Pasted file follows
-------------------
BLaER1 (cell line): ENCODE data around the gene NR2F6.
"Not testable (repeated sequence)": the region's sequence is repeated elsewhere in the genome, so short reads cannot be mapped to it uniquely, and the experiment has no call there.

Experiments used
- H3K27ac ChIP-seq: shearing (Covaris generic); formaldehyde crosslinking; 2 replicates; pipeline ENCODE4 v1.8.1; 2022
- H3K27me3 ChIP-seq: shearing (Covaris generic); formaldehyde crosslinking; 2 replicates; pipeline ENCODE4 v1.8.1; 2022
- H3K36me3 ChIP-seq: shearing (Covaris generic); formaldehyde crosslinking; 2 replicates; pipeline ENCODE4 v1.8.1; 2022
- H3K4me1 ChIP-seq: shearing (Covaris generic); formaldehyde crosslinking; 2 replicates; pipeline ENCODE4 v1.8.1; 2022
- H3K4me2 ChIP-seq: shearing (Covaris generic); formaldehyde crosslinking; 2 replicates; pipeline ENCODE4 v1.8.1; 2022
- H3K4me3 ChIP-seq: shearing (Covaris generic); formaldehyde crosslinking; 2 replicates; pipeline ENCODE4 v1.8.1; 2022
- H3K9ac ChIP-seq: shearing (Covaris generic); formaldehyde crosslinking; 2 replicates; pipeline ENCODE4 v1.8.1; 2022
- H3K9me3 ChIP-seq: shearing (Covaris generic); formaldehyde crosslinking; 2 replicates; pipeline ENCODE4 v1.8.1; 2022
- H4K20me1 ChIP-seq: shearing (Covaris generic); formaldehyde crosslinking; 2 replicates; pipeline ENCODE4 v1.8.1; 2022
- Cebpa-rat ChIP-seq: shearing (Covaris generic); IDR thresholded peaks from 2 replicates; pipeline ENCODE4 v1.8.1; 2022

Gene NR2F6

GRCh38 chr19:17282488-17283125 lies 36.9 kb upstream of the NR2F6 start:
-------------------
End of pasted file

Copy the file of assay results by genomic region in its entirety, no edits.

BLaER1 (cell line): ENCODE data around the gene NR2F6.
"Not testable (repeated sequence)": the region's sequence is repeated elsewhere in the genome, so short reads cannot be mapped to it uniquely, and the experiment has no call there.

Experiments used
- H3K27ac ChIP-seq: shearing (Covaris generic); formaldehyde crosslinking; 2 replicates; pipeline ENCODE4 v1.8.1; 2022
- H3K27me3 ChIP-seq: shearing (Covaris generic); formaldehyde crosslinking; 2 replicates; pipeline ENCODE4 v1.8.1; 2022
- H3K36me3 ChIP-seq: shearing (Covaris generic); formaldehyde crosslinking; 2 replicates; pipeline ENCODE4 v1.8.1; 2022
- H3K4me1 ChIP-seq: shearing (Covaris generic); formaldehyde crosslinking; 2 replicates; pipeline ENCODE4 v1.8.1; 2022
- H3K4me2 ChIP-seq: shearing (Covaris generic); formaldehyde crosslinking; 2 replicates; pipeline ENCODE4 v1.8.1; 2022
- H3K4me3 ChIP-seq: shearing (Covaris generic); formaldehyde crosslinking; 2 replicates; pipeline ENCODE4 v1.8.1; 2022
- H3K9ac ChIP-seq: shearing (Covaris generic); formaldehyde crosslinking; 2 replicates; pipeline ENCODE4 v1.8.1; 2022
- H3K9me3 ChIP-seq: shearing (Covaris generic); formaldehyde crosslinking; 2 replicates; pipeline ENCODE4 v1.8.1; 2022
- H4K20me1 ChIP-seq: shearing (Covaris generic); formaldehyde crosslinking; 2 replicates; pipeline ENCODE4 v1.8.1; 2022
- Cebpa-rat ChIP-seq: shearing (Covaris generic); IDR thresholded peaks from 2 replicates; pipeline ENCODE4 v1.8.1; 2022

Gene NR2F6

GRCh38 chr19:17282488-17283125 lies 36.9 kb upstream of the NR2F6 start: